Daily Report for Executives: Treasury Bureaus to Move to Electronic Invoice System Before Fiscal Year 2013
Jul 14 2011
In a continued effort to cut government spending, the Treasury Department will require all of its bureaus to switch to an electronic invoice processing platform, the department said in a July 13 news release.
By the end of fiscal year 2012, all Treasury bureaus, including the Internal Revenue Service, will use the Internet Payment Platform (IPP). In fiscal year 2013, commercial vendors also will be required to submit invoices using the platform.
By switching to IPP, Treasury could cut invoice processing costs in half, saving about $7 million annually, the release said. If adoption went government-wide, it could save $450 million annually by reducing the cost of entering invoices and responding to invoice inquiries. The government-wide savings would equal a quarter of the $2.1 billion of efficiency savings that President Obama's 2012 budget requested from agencies.
The platform would improve government efficiency and cut costs for taxpayers, according to the release. It also would allow vendors to collect quicker payments, receive greater assurances that invoices are received and processed, and have immediate online access to invoice status for all agencies.
“Electronic invoicing will mean lower costs for taxpayers and faster payments for private sector companies doing business with the federal government,” Treasury Deputy Secretary Neal Wolin said in the release. “Treasury is continuing to move forward to identify innovative ways to use technology to cut waste and improve efficiency.”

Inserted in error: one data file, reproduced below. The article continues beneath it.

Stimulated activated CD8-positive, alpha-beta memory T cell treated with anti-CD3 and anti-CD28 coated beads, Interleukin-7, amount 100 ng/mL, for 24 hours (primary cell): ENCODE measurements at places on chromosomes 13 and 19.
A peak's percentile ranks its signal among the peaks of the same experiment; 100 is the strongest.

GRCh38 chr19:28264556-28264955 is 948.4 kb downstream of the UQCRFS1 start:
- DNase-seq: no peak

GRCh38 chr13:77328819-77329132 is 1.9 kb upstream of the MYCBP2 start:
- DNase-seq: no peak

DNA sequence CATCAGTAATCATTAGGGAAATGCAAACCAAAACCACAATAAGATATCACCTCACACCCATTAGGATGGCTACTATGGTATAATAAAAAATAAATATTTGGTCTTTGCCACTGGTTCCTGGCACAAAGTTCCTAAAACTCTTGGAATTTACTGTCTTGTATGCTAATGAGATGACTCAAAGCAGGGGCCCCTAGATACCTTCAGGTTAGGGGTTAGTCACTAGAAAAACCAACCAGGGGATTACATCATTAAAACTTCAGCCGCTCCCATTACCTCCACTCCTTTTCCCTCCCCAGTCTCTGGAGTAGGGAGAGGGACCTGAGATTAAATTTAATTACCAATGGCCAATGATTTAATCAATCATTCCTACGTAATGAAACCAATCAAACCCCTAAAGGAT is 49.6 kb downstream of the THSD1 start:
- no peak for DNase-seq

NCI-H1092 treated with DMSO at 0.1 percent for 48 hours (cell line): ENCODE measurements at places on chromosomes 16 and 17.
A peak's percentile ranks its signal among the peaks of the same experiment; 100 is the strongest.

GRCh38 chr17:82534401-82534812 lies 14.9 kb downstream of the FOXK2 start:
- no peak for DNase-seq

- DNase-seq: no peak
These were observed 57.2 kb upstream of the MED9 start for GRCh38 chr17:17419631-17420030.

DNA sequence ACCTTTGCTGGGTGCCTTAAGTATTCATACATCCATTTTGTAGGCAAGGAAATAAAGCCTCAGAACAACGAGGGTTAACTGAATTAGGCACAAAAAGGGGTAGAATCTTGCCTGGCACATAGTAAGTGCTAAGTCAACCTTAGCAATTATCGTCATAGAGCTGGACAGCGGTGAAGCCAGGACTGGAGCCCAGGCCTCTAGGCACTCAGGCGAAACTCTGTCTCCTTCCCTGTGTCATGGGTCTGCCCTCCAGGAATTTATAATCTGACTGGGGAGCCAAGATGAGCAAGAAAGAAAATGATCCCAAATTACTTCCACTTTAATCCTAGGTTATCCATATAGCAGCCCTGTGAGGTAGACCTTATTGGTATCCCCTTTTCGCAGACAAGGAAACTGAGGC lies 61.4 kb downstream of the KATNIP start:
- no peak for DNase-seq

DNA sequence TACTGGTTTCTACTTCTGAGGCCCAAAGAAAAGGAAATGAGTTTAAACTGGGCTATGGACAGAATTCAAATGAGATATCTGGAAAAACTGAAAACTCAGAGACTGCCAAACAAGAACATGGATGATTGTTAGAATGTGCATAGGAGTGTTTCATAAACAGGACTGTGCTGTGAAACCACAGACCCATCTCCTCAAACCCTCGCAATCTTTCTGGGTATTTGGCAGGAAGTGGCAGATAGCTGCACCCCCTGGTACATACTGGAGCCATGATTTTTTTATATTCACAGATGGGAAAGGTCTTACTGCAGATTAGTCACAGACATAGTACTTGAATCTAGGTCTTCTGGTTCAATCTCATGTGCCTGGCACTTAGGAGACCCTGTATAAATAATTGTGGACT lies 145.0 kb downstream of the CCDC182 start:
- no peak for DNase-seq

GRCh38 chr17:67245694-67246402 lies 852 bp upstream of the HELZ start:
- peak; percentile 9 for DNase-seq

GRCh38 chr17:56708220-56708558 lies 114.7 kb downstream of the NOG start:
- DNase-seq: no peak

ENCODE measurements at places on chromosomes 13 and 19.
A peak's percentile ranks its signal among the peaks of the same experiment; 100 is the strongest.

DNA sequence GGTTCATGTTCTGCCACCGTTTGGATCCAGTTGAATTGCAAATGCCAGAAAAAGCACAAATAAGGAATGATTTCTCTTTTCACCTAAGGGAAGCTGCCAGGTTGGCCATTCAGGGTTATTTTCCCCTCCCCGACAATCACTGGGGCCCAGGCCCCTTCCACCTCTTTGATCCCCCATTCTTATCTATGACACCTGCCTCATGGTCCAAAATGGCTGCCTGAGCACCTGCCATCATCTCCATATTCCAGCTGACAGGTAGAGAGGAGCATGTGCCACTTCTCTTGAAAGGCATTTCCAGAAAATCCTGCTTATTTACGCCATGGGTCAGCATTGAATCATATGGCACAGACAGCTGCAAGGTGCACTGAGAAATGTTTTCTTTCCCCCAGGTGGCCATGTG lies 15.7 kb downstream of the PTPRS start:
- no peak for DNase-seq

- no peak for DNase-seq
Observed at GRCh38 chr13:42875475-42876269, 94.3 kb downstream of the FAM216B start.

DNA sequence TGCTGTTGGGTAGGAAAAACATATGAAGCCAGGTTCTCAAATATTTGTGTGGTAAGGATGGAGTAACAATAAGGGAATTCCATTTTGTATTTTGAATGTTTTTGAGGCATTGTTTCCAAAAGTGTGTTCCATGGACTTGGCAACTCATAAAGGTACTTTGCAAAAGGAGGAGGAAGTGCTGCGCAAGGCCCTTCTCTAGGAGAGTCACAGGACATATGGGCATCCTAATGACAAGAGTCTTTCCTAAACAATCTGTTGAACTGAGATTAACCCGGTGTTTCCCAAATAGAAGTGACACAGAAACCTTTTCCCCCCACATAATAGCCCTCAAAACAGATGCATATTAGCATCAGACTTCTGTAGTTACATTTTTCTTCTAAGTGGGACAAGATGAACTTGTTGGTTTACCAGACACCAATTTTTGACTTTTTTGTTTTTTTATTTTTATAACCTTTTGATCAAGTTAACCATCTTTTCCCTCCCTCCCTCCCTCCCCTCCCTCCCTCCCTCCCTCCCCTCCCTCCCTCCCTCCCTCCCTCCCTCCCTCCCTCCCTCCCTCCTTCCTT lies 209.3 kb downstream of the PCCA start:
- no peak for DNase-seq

Standards Being Developed
Treasury will publish invoice processing data standards soon for how to submit data electronically to IPP, the release said. The agency is working with the Department of Defense to find a single-entry point for all vendors to go paperless and follow one set of government standards for invoice submission, rather than individual and unique requirements for each agency.
Sen. Tom Carper (D-Del.), chairman of the Subcommittee on Federal Financial Management, praised the move as a positive effort in wasteful spending reduction and government efficiency and transparency.
“The Internet Payment Platform is a common-sense solution that utilizes technology to process, track and save money in the federal budget, benefiting the American taxpayer's wallet and the federal government's bottom line,” Carper said in the release. “While there is no silver bullet to solve all of our nation's fiscal woes, this action is just one of many silver darts that we can use to better manage scarce taxpayer dollars.”